Once kids are a bit bigger, around age 10 and older, and they’re comfortable with  using hand tools for woodworking, you can consider bringing in more power tools and machinery. All you really need for kids to create original projects is a drill and something that they can cut wood with. All of my sources agreed that the table saw is dangerous, and you may not want to have kids using that until high school, even if you invest in a SawStop (which I would STRONGLY recommend). At this point you can also still stick with hand drills and hand saws and still have a strong woodworking program.

The main consideration when deciding what tools to introduce is the age of your makers, since this correlates to their motor skills, coordination and strength, all important factors in being able to use a tool safely and effectively. If you wanted to engage students across a school district you could create projects by having high school students design and cut wood, middle grade students assemble and affix the pieces and elementary students paint and decorate them. The finished project could be sold as a fundraiser at a craft fair, farmer’s market or table at a school event.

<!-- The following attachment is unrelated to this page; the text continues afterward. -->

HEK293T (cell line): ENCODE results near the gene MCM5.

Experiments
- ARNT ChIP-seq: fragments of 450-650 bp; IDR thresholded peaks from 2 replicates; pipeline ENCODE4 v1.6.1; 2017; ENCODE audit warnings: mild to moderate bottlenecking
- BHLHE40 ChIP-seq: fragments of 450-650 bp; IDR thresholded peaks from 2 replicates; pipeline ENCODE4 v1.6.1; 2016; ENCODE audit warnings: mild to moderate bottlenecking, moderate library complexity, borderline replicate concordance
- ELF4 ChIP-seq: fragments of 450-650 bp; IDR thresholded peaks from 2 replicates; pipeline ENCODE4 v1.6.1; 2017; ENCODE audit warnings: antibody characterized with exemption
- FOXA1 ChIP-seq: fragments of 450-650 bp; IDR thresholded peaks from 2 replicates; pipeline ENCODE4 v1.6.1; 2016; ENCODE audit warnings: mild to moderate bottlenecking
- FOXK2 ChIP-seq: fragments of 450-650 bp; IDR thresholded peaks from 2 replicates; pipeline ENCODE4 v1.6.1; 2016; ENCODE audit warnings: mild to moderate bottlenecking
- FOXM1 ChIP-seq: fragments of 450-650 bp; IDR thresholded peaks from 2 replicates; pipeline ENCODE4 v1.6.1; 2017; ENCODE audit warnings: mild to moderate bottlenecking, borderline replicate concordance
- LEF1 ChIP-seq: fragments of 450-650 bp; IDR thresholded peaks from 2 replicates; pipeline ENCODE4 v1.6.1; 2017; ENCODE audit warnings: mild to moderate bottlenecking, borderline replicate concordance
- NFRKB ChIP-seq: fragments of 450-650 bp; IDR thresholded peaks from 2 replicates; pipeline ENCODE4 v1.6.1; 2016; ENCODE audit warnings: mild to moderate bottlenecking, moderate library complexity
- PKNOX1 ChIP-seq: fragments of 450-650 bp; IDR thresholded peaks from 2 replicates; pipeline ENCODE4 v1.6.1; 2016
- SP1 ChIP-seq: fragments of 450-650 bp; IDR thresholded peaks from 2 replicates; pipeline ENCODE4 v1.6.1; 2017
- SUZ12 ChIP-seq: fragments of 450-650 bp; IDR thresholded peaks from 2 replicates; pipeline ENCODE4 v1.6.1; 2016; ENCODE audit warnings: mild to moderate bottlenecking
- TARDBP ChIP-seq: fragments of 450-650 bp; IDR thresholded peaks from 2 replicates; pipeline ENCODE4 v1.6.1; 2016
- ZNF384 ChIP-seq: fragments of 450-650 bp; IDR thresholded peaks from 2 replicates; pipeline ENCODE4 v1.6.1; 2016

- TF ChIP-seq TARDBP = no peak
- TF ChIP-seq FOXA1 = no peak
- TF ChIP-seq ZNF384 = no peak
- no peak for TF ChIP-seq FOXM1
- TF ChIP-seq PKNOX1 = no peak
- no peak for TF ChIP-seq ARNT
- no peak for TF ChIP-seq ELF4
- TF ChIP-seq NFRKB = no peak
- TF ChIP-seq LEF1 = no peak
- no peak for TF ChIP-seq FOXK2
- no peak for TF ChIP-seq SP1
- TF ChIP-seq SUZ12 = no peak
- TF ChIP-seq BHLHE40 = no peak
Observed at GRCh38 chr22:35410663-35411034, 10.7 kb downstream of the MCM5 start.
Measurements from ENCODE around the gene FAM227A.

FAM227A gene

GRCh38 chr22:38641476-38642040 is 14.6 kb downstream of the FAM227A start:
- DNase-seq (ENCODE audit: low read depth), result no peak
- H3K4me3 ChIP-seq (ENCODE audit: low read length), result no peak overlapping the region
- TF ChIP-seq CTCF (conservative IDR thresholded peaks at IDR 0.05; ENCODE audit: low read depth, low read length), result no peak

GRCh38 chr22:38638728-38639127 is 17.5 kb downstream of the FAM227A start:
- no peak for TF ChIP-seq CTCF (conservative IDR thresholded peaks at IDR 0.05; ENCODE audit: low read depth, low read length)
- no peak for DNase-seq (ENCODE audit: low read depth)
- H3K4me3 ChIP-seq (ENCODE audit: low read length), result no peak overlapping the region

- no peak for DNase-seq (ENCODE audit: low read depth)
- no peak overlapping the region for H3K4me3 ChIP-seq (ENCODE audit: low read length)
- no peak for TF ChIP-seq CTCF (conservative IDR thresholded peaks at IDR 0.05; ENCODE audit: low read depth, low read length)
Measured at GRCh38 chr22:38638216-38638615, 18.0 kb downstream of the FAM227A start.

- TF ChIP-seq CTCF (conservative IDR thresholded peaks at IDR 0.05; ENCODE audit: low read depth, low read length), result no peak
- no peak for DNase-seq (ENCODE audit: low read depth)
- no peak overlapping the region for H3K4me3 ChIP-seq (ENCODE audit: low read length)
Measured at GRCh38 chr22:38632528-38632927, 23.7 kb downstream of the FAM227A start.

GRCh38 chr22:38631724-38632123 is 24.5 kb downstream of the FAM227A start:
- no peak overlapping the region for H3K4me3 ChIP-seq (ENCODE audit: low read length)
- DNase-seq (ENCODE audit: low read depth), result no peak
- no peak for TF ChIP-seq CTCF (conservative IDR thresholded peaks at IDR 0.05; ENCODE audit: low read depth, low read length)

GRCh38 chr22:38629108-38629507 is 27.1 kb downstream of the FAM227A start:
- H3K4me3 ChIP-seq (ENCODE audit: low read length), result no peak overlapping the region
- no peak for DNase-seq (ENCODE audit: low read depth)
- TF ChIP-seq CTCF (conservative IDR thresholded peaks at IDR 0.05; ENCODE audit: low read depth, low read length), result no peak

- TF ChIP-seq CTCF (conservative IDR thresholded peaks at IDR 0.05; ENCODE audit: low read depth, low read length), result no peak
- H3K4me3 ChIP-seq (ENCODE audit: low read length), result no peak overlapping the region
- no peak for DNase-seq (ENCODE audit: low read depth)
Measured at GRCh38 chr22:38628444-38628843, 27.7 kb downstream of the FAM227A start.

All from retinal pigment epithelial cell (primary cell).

Halloween, Tools

Frankentoys for Halloween

There are so many maker activities that you can engage in during the days leading up to Halloween.  Kids can make their own costumes, there are lots of really interesting projects with lighting, for example these cool options for under $5 and the crafting ideas are endless.

However, if you are into twisted and creepy, which in my opinion is a perfect match for Halloween, maybe you want to try making Frankentoys. The idea behind Frankentoys is to create a “new” toy out of a mishmash of different parts, just like Frankenstein (which is where the name comes from) or like the Mutant Toys from the movie Toy Story.

Middle school kids love doing this. It’s twisted enough to interest them and it feels a little bit naughty to pull (or hammer) toys apart. It’s appealing because they get to do all sorts of things that they aren’t allowed to do at home – cut the toy’s hair, pull off their arms, apply glue to their faces. Even though they have permission to do this while making Frankentoys, they feel like they are getting away with something. Some of them actually giggle while they are working. It’s adorable.

If you’re interested in facilitating a Frankentoys making event, it’s helpful to plan ahead. I start at the beginning of October with an old and discarded toys drive. There are plenty of parents, who have toys in their play room or basement, that they can’t wait to get rid of. It’s particularly fun to have toys that move, light up or make some sort of noise and the added bonus is that these types of toys will help kids learn about electronics, too.